“We don’t set a limit,” he said. “Typically, a contractor will hire an individual off the street and then we ask them to join the laborers union once a contractor decides that they’re going to keep him around.”
While Steele added that a number of private projects have been on hold, and that he also has full-fledged journeymen waiting for work, laborers who are doing highway and other road construction should fare slightly better this summer.
“On the roads and bridges, they’re able to keep their distancing and that part of the construction world for us is just getting started,” he said.
Focus on classroom component
Lacking any clear solution except time, Toft said his apprenticeship program is just trying to get participants through the classroom component and keep them up-to-date on industry standards. Even if apprentices are able to finish all their necessary hours this spring, he added that the state licensing test is on hold. For those that are currently laid off, Toft added that they — like many — can get on unemployment insurance, which pays roughly 50% of wages.
“They don’t get any more benefits going into their retirement or their health plan, but we are able to bank hours for our health plan,” he added.
While O’Reilly said that there are several grants and funding channels available for training programs, many are designed for pre-apprenticeship or apprenticeship readiness initiatives. In early April, the U.S. Department of Labor announced the availability of $42.5 million in Youth Apprenticeship Readiness grants to support enrollment of young adults ages 16 through 24 in new or existing registered programs.
Meanwhile, Toft and Steele both say their union-affiliated training programs tend to attract slightly older workers.
“We took in 49 apprentices, and my average age this year was 27,” said Toft. “There’s a fair amount of second- and third-career people out there looking for a profession where they can get a skill, get a license and make a decent living.”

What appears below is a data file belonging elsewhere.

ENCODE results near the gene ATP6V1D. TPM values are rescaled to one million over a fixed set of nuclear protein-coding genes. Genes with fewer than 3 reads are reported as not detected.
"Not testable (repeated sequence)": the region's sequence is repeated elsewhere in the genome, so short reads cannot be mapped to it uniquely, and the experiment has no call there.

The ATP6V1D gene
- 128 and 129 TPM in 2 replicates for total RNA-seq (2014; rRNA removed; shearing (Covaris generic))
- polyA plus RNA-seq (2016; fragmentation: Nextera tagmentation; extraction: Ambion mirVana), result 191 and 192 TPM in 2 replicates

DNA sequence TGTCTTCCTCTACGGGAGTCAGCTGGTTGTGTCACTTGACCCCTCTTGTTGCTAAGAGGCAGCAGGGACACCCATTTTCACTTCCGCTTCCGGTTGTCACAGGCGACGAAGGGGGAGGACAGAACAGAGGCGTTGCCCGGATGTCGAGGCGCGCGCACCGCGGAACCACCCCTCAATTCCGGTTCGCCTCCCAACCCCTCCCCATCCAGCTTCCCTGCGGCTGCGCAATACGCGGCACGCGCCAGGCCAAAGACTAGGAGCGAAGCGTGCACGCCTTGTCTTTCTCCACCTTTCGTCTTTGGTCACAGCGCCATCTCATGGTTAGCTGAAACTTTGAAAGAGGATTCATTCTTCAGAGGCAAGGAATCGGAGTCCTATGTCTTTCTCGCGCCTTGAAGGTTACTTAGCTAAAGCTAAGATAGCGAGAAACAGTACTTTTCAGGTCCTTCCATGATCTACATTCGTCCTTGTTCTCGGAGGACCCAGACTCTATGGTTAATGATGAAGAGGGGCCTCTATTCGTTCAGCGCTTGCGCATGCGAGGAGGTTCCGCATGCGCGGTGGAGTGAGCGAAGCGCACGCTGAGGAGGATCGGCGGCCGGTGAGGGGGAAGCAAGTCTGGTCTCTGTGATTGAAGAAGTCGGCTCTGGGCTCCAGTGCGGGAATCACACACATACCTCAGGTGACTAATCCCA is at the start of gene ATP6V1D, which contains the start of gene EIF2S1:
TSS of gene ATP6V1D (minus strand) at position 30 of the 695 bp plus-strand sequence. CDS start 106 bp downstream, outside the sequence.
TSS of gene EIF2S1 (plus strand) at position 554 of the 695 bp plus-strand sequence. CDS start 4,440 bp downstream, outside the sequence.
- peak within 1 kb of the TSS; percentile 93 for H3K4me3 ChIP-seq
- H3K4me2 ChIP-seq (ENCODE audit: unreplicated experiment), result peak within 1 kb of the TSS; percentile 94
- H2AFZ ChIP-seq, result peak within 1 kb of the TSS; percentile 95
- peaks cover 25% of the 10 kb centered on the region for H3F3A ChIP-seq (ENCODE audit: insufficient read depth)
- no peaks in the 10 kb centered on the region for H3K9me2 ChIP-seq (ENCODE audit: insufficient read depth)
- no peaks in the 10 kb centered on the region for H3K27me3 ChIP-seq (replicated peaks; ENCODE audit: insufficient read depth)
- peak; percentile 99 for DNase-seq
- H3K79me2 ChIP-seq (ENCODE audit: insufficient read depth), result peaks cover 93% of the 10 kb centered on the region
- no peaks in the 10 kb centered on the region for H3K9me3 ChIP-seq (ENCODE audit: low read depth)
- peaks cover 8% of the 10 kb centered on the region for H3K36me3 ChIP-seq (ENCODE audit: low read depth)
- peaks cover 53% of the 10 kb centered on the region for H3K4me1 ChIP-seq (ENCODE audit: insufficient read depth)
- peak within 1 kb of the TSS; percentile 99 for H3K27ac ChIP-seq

While he added that many enrollees are currently in a holding pattern, waiting for more jobs to open up, he’s hopeful that the electrical apprentices will be able to get back on the job site in the near future.
“The industry has always gone up and down. Our hope is that it will come back. It will, by the sound of things — it just might take a while,” said Toft. “Unless building stops … electricity isn’t going anywhere.”
Local hospital officials believe the health care changes brought by COVID-19 will forever alter health care delivery.
The comments came during a health care roundtable hosted Thursday by 2nd Congressional District Rep. Angie Craig, DFL-Minnesota. The briefing was intended to provide updates on the implementation of federal relief packages and protecting front-line workers. Discussion came the same day Gov. Tim Walz extended Minnesota’s stay-at-home order until May 18.
Northfield Hospital and Clinics President and CEO Steve Underdahl told Craig doesn’t expect virtual health care to significantly diminish once the pandemic passes. Instead, he believes providers will question the necessity of face-to-face appointments.
Underdahl said a limiting factor in virtual visits could be the divide between broadband access in exurban Northfield compared to the surrounding rural area.
Underdahl added that NH+C has made progress on testing but has been experiencing blowback from the community for not doing enough tests. In response to that, he said NH+C is following Minnesota Department of Health testing guidelines